New MERS cases in 3 cities put Saudi Arabia over 1,200

Saudi Arabia's health ministry today announced six new MERS-CoV cases in three different parts of the country, with half in Riyadh, lifting the country's total since the virus was first detected past the 1,200 mark.

The spurt of new cases comes just a few weeks from the Sep 22 start of the Hajj pilgrimage in Saudi Arabia, a worry aired by the World Health Organization (WHO) in its emergency committee's latest threat assessment yesterday. The nearly week-long event is expected to draw about 2 million people from all over the world.

The WHO said outbreak activity so close to the Hajj raises the threat of pilgrims bringing the virus back to their home countries, some of which have weak surveillance and health systems. "The recent outbreak in the Republic of Korea demonstrated that when the MERS virus appears in a new setting, there is great potential for widespread transmission and severe disruption to the health system and to society," it said in a statement.

So far no Hajj-linked MERS-CoV (Middle East respiratory syndrome coronavirus) cases have been detected since the disease emerged in humans in 2012.

At least 3 cases involve MERS contact

Two of Riyadh's three new MERS-CoV cases are probably related to a large hospital outbreak at the city's King Abdulaziz Medical City. One patient is a healthcare worker, a 24-year-old foreign woman, who had contact with a suspected or confirmed case and is hospitalized in stable condition. The other is a 76-year-old Saudi man in critical condition whose contact with other MERS patients is under review.

Riyadh's third new case involves a 74-year-old Saudi man hospitalized in critical condition who didn't have any known contact with an earlier case.

Neither Saudi or hospital health officials have said how many cases are linked to the large hospital outbreak, and at least six are thought to be linked to another hospital that has reportedly contained its outbreak. MOH statements, however, suggest about 143 symptomatic cases have been reported in the city since Jul 21.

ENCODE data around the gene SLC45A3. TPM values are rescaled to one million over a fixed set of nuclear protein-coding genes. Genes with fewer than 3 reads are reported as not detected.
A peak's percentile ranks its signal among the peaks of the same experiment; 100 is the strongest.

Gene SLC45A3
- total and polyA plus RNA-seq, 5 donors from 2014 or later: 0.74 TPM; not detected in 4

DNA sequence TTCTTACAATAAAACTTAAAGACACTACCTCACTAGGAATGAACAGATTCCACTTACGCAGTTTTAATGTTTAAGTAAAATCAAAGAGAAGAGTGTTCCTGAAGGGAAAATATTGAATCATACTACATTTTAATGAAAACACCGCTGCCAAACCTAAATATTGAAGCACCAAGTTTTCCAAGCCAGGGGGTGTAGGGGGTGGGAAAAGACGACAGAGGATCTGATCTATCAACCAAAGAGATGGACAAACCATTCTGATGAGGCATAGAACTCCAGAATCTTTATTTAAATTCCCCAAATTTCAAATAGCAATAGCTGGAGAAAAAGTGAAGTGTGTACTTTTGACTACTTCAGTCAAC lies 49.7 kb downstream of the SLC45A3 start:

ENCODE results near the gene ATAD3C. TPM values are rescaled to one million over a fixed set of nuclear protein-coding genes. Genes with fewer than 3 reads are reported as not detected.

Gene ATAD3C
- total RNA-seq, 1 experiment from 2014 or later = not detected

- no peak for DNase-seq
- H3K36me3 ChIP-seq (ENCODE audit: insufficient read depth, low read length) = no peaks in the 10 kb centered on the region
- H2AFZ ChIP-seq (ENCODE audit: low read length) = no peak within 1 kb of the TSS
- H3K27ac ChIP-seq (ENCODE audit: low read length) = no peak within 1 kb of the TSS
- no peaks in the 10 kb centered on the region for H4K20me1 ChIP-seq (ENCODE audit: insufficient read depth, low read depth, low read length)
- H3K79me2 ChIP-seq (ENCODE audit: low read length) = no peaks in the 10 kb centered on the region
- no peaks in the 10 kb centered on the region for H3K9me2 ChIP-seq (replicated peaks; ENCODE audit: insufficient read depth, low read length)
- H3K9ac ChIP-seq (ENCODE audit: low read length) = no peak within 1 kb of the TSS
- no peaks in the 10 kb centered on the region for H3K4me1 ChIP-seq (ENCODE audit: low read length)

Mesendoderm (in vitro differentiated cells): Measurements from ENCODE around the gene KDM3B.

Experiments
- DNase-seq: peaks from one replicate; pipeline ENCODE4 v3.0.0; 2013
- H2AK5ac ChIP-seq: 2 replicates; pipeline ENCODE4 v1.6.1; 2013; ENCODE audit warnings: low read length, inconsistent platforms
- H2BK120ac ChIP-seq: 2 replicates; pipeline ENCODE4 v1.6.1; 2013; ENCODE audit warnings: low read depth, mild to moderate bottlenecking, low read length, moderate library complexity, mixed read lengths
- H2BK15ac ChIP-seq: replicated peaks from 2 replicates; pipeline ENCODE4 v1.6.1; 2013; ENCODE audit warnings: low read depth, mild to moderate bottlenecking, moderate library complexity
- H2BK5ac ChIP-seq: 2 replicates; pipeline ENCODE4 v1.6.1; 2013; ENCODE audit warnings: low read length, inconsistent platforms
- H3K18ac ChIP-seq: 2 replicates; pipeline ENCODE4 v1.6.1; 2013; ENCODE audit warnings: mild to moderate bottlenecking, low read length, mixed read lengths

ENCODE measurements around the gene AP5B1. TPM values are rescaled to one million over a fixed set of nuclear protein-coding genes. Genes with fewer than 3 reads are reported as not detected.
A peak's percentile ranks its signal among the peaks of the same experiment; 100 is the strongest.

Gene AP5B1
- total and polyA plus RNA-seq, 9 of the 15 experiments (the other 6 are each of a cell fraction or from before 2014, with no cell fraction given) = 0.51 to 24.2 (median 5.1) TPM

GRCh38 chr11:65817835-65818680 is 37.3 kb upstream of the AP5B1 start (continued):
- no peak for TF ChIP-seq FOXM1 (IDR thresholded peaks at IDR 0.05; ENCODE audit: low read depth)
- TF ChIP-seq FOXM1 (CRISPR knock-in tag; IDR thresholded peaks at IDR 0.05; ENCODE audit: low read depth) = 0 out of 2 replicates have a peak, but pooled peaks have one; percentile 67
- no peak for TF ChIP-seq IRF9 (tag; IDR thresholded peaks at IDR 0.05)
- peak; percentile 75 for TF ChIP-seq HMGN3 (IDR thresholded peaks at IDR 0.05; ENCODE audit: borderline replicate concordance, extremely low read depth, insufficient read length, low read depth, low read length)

Meanwhile, the Ministry of Health (MOH) reported cases in two other Saudi cities. They include the second case in as many days from Al-Kharj, a city 62 miles southeast of Riyadh, and two cases in Al-Namas, in the southwest about 570 miles from the capital.

The patient from Al-Kharj is a 45-year-old Saudi man who is hospitalized in stable condition. An investigation into the source of his illness found no contact with an earlier case.

The new confirmed cases in Al-Namas, however, both involve contact with an earlier suspected or confirmed MERS case, though no infections have recently been reported in the city. The patients are a 60-year-old Saudi woman and a 65-year-old Saudi man. Both are hospitalized in stable condition.

One more previously reported patient died from the disease, a 77-year-old Saudi woman from Riyadh who had underlying medical conditions.

Sixty-five people are still being treated for MERS-CoV, and 13 people are in home isolation. The latest developments boost the country's total to 1,205 illnesses, including 513 deaths.

Death compensation

In related news, Saudi Arabian health officials announced a plan to compensate all families of people who die from MERS-CoV in the country, Arab News reported today. At a media briefing to unveil the plan, ministry officials said a royal decree has been issued to pay the compensation, which amounts to $133,300 per family.

The ministry said it has a list of all who have died from the disease and is working out the payment details with the finance ministry, according to the report.

Families of people from other countries who are sickened by MERS-CoV in Saudi Arabia and die from their infections will also receive the compensation. Foreign healthcare workers have been hard-hit during the outbreak.

See also:

Sep 4 Saudi MOH statement

Sep 3 WHO emergency committee statement

Sep 4 Arab News story

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